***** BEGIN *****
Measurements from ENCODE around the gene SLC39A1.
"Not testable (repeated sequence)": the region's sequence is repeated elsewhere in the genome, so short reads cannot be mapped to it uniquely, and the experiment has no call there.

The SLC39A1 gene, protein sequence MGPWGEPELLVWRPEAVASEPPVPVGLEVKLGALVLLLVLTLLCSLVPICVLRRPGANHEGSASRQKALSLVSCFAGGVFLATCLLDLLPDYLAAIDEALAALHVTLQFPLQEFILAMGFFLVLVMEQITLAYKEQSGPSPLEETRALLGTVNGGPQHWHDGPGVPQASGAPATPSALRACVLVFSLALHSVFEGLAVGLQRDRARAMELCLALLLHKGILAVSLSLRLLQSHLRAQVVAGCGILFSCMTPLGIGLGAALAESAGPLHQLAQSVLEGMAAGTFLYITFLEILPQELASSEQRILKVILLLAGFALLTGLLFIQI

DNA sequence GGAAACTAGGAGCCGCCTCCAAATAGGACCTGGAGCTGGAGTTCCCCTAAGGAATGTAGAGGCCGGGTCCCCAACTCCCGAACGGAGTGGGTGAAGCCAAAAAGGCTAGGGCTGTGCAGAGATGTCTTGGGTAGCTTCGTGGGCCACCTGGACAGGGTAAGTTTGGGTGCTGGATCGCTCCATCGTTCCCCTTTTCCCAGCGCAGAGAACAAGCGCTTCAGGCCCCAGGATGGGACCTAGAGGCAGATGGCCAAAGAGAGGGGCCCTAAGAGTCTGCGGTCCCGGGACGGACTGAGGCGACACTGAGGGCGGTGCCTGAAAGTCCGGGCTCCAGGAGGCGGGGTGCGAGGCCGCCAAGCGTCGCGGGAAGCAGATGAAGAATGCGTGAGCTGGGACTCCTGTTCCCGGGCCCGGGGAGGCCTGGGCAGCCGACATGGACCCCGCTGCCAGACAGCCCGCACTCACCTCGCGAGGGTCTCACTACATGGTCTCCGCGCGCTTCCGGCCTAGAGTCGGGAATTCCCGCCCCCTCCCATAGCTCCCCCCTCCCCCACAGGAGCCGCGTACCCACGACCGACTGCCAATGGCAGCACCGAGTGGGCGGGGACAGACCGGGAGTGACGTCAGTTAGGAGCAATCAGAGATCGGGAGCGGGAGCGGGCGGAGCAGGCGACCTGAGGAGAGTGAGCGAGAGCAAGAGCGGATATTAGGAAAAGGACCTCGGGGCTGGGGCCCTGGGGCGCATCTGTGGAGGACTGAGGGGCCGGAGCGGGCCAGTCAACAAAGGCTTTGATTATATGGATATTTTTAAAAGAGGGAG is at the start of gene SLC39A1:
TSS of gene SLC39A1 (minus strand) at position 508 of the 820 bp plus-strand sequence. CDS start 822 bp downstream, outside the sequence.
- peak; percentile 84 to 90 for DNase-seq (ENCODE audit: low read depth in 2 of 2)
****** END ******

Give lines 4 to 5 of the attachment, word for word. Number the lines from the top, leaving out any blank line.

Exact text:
DNA sequence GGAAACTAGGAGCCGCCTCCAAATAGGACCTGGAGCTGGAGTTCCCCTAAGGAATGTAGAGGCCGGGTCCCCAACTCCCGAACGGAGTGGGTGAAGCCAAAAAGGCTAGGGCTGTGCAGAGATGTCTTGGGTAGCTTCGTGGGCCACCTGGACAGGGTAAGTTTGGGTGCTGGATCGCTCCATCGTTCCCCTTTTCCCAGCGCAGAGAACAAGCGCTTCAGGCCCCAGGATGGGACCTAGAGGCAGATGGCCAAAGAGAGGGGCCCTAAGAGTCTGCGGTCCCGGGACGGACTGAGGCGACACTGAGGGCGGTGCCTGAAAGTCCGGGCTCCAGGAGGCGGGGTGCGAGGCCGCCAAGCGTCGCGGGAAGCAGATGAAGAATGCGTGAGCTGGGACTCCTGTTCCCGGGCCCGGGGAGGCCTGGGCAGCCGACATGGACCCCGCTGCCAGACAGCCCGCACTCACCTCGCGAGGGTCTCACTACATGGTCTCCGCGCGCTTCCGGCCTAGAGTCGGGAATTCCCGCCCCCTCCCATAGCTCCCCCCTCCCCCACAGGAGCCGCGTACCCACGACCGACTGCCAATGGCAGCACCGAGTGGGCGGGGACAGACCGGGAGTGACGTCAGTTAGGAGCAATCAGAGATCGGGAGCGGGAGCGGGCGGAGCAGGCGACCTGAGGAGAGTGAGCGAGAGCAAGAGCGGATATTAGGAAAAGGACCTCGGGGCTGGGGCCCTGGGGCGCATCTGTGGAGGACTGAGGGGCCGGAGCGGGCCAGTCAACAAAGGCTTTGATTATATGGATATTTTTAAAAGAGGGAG is at the start of gene SLC39A1:
TSS of gene SLC39A1 (minus strand) at position 508 of the 820 bp plus-strand sequence. CDS start 822 bp downstream, outside the sequence.